So have I mentioned how much I’m enjoying Warren Ellis’ recent work? Holy crap, that guy’s on a roll. His recently-completed run on Moon Knight was fun, but it’s his other two current projects that have really impressed me. I hesitate to say this is the best work of his career, but it might just be. It’s something new and interesting from him, at the very least, and that’s worth making note of. So let’s do that very thing…
Supreme: Blue Rose 4, by Warren Ellis and Tula Lotay
God bless Rob Liefeld.
No, really. I mean, the guy might be responsible for some of the very worst comics ever released by a professional publisher, but at least he’s open to letting more talented people play with his toys. I’ve gone on at length about how much I love Brandon Graham and company’s take on Prophet, but there’s also Joe Keatinge & Ross Campbell’s sadly under-appreciated version of Glory, and of course Alan Moore’s Eisner-winning late-90s revamp of the entire Rob Liefeld library.
It’s Moore’s work with Supreme that Ellis is building on here, in fact, and he’s going about it pretty much exactly how you should approach such towering work: using it as a starting point to tell a very different story that’s all his own. That’s particularly appropriate in this case, since Moore’s whole point with Supreme was that these long-running characters get revamped periodically, their realities warped and changed and turned upside-down in ways they’re only vaguely aware of, if at all.
So Ellis’ Supreme is anything but the Silver Age homage of Moore. He’s dealing in a new paradigm shift, one that’s gone slightly wrong, and the result is a grounded, human, sci-fi indie comics approach. That’s reflected in the every aspect of the comic, from Ellis’ handling of character and plot to the psychedelic realism of artist Tula Lotay, to my favorite aspect of Blue Rose: Professor Night.
Or should I say… Professor Night. Every issue of Supreme: Blue Rose features a two-page Professor Night strip, much like the one above. Which is to say, enigmatic, poetic, and artsy. Nearly to the point of ridiculousness. It’s been wildly entertaining and kind of funny, this stylish six-panel interruption of the story that seems to be there for no good reason other than entertainment.
Of course, with this issue, it becomes apparent that Professor Night is actually pretty integral to the larger story. The Professor is an Alan Moore creation, you see, much like Doc Rocket (pictured on the cover, above). But whereas Doc Rocket has run into the broken new world mostly intact, Professor Night is just a comic (or some form of digitally-delivered entertainment). He’s a fiction trapped in a fiction, and he’s trying to get out, two pages at a time.
Which… DAMN. That’s great stuff. Grant Morrison’s going to have to bust his ass to portray his “haunted comic book” concept any better than that over in Multiversity. And, you know, much as I love me some Morrison… I don’t think he can do it.
Anyway. This issue, Professor Night is followed by another two-page sequence, laid out exactly the same way, which gives it that same feeling of meta-fictional interruption. I won’t show you the whole thing, but it’s set in the future, and it concludes with this ominous panel of someone identified only as a “late human render ghost”:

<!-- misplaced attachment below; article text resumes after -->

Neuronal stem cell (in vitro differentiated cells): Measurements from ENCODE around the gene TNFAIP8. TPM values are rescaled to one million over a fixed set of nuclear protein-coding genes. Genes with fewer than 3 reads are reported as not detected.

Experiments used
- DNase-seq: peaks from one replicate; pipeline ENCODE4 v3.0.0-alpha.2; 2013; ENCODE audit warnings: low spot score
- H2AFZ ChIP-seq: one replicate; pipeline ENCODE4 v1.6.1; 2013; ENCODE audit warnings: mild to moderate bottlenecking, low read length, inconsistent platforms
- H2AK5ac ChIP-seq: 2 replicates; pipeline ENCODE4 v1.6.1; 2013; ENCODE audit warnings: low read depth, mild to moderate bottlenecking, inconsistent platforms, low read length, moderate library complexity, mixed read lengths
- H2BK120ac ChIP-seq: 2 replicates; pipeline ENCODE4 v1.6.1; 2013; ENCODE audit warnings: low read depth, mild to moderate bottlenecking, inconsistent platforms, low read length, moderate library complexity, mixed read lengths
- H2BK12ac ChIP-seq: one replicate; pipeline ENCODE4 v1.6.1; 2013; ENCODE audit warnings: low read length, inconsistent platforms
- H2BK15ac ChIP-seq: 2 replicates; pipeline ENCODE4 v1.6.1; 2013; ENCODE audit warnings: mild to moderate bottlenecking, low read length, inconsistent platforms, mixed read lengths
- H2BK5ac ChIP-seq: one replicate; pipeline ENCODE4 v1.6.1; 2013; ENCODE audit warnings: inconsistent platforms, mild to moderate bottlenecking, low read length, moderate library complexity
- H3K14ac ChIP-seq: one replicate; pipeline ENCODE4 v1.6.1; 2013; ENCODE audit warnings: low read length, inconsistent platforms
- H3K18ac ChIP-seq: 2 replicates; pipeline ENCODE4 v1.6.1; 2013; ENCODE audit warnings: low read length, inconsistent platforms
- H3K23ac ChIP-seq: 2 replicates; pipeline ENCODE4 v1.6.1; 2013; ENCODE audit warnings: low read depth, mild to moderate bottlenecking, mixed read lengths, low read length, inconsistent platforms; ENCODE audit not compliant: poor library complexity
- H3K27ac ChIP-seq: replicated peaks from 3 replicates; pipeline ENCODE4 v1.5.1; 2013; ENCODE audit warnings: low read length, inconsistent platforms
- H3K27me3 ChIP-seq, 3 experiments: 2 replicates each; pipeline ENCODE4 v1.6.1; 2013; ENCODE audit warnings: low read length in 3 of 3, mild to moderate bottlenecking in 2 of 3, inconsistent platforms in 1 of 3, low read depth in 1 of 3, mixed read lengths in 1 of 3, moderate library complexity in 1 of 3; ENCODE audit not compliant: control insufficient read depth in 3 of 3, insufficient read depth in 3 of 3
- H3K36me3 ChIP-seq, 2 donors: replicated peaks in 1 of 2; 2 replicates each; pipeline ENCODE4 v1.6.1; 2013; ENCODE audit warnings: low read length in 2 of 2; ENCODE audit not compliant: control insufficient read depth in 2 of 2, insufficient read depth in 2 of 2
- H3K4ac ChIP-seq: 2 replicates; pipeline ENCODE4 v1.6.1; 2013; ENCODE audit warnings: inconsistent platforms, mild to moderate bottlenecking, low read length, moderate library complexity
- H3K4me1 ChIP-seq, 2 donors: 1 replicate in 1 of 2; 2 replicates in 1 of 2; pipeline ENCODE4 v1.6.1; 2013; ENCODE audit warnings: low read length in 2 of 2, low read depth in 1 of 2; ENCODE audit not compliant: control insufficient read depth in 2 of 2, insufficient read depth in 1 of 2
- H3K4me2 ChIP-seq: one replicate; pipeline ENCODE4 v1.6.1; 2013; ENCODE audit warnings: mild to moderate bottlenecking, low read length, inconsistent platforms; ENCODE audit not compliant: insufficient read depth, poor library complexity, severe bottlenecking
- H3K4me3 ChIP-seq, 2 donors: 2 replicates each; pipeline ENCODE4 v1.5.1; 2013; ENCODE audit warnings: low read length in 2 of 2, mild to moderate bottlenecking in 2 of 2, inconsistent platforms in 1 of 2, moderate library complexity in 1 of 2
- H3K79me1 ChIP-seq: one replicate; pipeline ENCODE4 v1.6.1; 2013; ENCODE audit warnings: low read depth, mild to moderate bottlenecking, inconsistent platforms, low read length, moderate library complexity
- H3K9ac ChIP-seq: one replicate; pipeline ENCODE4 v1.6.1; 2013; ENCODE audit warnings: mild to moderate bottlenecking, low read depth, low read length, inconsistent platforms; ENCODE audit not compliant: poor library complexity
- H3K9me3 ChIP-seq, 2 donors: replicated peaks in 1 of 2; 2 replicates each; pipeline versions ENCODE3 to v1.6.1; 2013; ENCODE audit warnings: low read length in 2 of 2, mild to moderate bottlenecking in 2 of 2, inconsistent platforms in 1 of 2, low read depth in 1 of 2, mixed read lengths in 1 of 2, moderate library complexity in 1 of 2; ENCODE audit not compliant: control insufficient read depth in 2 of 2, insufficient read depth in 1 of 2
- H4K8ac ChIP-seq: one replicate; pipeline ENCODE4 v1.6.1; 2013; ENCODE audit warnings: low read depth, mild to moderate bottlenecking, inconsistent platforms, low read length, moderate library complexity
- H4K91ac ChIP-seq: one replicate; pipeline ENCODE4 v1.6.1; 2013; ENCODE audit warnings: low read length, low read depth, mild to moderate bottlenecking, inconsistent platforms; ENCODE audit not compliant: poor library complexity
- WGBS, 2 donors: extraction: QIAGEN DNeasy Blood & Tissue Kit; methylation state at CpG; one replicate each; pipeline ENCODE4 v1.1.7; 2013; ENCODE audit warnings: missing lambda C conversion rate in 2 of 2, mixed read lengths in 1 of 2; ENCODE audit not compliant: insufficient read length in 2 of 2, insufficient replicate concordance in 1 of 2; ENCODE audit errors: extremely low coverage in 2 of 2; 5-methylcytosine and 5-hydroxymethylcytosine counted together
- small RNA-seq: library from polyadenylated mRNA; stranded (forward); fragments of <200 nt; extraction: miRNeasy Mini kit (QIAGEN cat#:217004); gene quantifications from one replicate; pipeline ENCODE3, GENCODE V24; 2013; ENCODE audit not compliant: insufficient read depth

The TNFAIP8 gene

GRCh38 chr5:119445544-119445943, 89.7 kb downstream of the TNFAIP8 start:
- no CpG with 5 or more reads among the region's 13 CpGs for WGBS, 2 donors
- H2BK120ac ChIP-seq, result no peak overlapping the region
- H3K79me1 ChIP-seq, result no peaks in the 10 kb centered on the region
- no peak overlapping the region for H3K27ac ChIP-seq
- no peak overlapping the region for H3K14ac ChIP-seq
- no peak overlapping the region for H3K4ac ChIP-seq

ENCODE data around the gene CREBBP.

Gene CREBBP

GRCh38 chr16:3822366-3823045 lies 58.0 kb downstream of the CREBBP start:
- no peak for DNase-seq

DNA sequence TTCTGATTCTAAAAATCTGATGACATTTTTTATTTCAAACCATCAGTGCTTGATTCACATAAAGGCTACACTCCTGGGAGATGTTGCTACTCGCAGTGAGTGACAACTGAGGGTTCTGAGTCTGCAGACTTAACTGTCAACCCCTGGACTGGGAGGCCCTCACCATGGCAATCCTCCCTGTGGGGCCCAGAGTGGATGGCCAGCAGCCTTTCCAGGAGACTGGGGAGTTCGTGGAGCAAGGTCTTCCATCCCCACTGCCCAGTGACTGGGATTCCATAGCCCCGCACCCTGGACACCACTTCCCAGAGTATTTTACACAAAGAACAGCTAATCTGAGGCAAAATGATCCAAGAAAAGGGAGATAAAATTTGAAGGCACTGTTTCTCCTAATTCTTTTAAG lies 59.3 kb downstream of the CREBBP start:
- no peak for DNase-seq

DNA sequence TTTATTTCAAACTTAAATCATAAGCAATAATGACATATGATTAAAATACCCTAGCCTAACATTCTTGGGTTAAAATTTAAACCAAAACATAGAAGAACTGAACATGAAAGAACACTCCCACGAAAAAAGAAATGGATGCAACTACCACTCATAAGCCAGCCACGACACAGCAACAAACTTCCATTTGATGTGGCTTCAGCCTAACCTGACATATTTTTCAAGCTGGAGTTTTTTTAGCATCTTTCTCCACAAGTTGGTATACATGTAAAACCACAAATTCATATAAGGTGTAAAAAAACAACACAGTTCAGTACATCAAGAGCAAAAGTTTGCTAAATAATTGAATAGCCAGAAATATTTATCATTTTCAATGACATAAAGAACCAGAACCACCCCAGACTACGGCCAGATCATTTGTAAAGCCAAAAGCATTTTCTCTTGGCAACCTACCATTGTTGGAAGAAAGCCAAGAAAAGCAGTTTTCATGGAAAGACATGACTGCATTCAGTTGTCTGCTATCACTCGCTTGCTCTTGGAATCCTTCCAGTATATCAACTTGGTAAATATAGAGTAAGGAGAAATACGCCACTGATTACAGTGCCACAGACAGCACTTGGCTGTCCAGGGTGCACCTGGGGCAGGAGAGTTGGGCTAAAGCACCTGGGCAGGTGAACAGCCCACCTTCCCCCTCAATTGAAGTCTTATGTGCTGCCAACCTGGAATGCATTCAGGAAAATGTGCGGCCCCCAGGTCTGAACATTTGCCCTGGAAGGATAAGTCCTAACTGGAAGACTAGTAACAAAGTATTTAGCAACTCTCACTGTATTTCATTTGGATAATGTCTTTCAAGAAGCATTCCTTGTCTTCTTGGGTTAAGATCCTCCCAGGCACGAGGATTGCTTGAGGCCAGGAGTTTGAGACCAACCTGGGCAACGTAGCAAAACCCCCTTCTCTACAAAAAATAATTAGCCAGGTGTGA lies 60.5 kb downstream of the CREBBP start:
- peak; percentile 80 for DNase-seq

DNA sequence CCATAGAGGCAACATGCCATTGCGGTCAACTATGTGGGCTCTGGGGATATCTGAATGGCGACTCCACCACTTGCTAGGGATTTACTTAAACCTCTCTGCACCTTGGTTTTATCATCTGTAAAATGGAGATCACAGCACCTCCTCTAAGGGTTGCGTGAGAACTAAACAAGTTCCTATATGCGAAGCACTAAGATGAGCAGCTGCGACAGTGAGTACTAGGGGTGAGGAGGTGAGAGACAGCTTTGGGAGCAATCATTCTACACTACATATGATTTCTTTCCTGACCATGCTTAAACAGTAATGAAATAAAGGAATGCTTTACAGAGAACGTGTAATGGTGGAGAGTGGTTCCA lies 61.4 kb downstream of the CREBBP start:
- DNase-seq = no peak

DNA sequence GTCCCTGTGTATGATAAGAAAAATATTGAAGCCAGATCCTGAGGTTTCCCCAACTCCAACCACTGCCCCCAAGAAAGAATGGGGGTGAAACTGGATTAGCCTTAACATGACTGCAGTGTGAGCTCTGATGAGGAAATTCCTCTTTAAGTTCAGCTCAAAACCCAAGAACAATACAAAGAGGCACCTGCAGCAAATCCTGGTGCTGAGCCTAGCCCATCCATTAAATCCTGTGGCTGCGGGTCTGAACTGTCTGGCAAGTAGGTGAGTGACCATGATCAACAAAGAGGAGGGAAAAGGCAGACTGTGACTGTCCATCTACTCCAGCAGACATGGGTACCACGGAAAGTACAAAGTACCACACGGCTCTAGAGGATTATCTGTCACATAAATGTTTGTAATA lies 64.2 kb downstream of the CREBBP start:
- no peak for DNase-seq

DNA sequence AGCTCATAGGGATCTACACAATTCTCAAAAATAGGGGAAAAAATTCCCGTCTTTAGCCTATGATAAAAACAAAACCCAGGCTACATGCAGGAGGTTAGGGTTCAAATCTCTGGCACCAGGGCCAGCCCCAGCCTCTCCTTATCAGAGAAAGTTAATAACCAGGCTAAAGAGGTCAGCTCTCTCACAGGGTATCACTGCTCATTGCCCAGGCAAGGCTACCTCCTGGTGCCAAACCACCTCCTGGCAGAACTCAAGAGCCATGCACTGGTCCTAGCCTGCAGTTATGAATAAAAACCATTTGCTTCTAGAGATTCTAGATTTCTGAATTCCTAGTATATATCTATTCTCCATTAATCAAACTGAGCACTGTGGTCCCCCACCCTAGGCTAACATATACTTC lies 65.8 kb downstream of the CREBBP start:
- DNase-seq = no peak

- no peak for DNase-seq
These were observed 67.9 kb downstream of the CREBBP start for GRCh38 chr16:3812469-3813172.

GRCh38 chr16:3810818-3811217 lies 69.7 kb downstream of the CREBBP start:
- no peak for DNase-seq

Brr. Haunted funnybooks, indeed.
I haven’t heard much noise about this book in fan circles, but seriously… If you’re not reading it… You’re missing something special.
Trees 6, by Warren Ellis and Jason Howard
None of the Trees covers thus far has been terribly indicative of the contents of the issue, this one perhaps more than most. They’ve all been visually arresting, though, so it’s all good.
What’s that? What the hell is Trees?
Well, it’s Ellis’ other current major work. It’s of a similar tone to Supreme, but has a wider scope. Its cast is spread across the globe, their stories connected only by the fact that they all live in the shadow of the Trees, towering alien structures planted on Earth by forces unknown. Whether you’re dealing with a young Chinese man coming to grips with his sexuality, a Greek woman’s political awakening, the geo-politics of the Trees themselves, or an Arctic research team’s terrifying discovery of new Tree behavior, it’s all gripping realist sci-fi of a type seldom seen in comics. Much like Supreme, if you’re not reading it, you’re missing one of the most interesting comics on the market.
Hmm. I feel like I’ve said less than I intended to here. Not about the books themselves, necessarily, because I’m trying hard not to spoil them too badly. But I maybe haven’t said as much as I wanted about Warren Ellis himself.
Frankly, I felt like Ellis was phoning it in for a few years there. The truly interesting work was few and far between, dotted with a whole lotta “Avatar really will publish anything, won’t they?” and “SUCH a great premise! SUCH a disappointing third act!”
But this stuff… This is nice. There’s a maturity to it, or maybe a calmness, that I haven’t associated with Ellis before. He’s tried something like it, I think. Global Frequency was on this tip, with its hard science action-adventure premise and focus on ordinary people saving lives. But it still had something of that shouty/sloganny angry-man-making-a-point feel that characterizes so much of Ellis’ most popular work. That’s the element that’s missing here, and its absence doesn’t hurt my feelings one little bit. I’ve liked quite a lot of Ellis work done in that style, but maybe enough is enough. Maybe it’s time to move on.
I do wonder if Freakangels might not have been in this style, too. I read so little of that, and feel like maybe I didn’t give it enough of a chance. Or maybe this new work is just the culmination of a lot of things he’s been building to in work I didn’t read.
Hmm. Whatever’s going on here, I like it. It’s a creative renaissance for one of my all-time favorite funnybook writers. And that is a very good thing indeed.